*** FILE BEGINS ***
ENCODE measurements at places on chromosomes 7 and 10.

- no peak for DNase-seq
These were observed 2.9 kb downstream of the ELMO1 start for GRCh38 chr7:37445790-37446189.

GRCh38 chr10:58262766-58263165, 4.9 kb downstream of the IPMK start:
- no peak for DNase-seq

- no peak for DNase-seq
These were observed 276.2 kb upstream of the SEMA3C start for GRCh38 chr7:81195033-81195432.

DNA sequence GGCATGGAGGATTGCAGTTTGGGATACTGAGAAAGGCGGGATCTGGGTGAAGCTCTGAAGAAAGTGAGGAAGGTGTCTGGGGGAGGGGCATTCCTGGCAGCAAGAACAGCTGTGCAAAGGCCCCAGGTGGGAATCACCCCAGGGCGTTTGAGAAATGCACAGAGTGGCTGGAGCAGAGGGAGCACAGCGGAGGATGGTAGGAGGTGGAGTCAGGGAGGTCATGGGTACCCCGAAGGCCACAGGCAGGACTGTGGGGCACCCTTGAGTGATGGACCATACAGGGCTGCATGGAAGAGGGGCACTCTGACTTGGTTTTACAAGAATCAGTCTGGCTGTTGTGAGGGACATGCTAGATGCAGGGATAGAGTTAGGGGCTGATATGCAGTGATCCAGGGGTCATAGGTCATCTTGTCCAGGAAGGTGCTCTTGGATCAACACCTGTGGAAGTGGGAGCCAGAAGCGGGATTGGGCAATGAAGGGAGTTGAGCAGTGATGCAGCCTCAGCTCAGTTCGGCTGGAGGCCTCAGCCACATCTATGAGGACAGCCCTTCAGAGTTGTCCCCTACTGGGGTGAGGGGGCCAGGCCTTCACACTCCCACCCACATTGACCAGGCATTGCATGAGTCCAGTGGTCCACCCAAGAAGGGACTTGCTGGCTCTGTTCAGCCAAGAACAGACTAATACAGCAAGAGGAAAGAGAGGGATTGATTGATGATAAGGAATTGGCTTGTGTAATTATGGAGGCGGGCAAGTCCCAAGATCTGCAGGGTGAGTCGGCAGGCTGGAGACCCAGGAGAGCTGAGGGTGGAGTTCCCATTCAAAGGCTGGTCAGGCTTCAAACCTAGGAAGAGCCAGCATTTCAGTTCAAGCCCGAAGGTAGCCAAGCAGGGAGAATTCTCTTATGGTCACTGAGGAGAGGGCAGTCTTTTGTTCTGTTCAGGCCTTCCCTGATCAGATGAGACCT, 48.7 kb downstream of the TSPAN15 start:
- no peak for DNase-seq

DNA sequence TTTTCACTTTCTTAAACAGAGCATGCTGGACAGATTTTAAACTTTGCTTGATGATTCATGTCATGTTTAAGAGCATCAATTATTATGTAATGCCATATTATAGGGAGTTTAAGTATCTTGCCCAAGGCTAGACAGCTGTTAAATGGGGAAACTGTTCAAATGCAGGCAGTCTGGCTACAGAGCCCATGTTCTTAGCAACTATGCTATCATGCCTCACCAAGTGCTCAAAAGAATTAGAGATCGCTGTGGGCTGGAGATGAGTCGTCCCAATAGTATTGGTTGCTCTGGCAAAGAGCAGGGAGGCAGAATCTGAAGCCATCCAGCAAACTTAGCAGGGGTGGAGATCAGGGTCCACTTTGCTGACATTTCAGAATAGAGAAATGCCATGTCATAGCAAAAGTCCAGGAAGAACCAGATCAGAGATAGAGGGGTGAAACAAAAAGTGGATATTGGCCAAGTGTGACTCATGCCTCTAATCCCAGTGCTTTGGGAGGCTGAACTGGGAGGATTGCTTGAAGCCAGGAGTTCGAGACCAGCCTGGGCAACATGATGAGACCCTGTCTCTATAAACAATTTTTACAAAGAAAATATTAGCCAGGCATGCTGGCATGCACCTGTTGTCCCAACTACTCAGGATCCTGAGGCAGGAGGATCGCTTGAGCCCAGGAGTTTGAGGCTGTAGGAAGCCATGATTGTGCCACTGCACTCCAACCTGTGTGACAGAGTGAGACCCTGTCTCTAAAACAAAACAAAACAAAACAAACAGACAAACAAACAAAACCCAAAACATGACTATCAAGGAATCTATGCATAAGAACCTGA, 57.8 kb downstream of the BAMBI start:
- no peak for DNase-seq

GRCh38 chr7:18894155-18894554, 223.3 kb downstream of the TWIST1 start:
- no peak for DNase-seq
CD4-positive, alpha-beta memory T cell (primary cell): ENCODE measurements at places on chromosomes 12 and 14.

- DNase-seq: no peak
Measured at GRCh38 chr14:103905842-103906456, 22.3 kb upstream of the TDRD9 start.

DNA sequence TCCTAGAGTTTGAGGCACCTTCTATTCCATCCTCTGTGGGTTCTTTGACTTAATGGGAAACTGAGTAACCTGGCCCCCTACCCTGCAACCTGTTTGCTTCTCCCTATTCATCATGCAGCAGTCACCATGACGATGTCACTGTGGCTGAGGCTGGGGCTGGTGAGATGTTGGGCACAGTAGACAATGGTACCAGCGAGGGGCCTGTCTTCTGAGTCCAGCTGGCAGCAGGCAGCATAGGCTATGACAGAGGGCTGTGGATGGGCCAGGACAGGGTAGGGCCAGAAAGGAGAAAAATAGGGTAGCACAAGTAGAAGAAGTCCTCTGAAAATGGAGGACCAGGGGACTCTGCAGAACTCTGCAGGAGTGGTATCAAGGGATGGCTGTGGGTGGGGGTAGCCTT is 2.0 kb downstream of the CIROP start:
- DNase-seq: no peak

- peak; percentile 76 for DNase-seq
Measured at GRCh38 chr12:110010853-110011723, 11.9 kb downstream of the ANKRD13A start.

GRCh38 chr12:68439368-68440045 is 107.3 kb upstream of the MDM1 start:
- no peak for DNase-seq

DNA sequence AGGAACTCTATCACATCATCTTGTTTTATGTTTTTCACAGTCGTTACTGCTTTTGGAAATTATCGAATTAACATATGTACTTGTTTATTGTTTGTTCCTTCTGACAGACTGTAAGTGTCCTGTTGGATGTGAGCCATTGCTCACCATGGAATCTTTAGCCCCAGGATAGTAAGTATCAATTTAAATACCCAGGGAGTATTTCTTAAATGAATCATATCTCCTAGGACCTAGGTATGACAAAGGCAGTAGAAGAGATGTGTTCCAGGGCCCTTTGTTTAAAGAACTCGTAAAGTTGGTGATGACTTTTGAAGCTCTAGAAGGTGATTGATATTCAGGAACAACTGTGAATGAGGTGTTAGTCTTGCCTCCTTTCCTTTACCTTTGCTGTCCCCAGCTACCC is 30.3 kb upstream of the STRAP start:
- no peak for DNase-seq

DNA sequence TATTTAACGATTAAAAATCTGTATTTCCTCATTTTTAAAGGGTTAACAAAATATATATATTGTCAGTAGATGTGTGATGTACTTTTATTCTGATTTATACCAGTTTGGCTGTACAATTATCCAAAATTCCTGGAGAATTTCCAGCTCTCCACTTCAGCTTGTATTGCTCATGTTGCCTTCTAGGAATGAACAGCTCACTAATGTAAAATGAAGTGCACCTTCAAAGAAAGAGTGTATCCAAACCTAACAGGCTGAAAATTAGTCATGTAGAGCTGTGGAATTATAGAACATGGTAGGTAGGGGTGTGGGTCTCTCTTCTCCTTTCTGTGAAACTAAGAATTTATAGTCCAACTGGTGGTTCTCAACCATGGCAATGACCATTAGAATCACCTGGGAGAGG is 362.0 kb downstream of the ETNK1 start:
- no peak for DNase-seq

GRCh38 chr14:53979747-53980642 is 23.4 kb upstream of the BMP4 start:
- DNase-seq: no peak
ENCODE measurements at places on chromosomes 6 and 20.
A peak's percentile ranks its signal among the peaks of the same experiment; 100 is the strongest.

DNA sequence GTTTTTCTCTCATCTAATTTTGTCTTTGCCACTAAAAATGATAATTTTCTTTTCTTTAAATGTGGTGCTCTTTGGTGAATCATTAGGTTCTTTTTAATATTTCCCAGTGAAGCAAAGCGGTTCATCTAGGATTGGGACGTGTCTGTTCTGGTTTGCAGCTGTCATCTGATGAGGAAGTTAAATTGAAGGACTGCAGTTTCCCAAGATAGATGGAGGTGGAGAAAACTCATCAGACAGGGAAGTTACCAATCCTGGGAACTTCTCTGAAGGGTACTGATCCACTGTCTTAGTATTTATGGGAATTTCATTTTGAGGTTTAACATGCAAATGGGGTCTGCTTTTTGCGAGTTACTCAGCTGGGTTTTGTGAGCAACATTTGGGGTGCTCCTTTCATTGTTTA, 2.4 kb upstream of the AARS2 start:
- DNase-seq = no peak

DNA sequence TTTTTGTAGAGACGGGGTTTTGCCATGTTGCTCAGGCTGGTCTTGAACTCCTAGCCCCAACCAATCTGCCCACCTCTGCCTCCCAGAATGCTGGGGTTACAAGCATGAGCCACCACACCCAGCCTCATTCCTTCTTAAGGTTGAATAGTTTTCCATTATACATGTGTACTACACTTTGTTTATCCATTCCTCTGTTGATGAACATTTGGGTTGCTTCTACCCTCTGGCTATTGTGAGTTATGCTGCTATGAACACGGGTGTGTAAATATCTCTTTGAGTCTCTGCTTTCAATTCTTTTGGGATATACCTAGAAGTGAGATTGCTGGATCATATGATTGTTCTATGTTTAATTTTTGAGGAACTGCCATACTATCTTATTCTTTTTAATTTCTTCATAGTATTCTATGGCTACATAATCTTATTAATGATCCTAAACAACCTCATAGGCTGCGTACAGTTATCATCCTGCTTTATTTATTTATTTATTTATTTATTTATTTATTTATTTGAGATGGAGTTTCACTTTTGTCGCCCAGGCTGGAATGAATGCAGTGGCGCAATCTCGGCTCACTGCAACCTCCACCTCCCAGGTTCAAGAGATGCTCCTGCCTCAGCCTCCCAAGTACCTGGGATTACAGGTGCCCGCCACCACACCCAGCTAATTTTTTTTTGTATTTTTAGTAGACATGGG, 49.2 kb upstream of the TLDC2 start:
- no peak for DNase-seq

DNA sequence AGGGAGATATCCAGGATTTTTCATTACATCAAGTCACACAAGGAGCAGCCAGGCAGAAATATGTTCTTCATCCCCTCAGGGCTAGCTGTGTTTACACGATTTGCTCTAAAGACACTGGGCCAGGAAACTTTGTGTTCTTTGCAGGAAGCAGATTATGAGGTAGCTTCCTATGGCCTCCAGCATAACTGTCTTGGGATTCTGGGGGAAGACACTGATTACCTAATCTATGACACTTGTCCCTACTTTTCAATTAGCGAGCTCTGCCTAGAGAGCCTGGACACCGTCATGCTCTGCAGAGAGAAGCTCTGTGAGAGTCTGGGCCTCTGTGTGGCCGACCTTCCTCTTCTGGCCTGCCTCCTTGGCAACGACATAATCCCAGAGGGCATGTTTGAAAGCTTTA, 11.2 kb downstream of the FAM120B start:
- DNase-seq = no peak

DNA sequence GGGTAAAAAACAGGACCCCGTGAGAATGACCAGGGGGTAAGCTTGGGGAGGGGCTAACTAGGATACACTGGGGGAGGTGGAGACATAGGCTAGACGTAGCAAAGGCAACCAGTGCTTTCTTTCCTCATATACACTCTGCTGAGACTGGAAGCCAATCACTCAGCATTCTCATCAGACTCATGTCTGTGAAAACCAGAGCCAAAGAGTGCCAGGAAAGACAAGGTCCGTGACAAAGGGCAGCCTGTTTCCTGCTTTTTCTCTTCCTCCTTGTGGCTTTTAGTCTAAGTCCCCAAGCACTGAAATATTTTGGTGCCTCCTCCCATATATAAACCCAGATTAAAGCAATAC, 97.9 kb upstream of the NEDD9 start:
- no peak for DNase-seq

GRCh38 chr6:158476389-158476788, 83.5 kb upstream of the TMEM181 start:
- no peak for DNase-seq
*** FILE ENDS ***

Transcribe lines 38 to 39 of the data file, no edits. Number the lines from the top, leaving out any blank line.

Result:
- no peak for DNase-seq

GRCh38 chr6:158476389-158476788, 83.5 kb upstream of the TMEM181 start: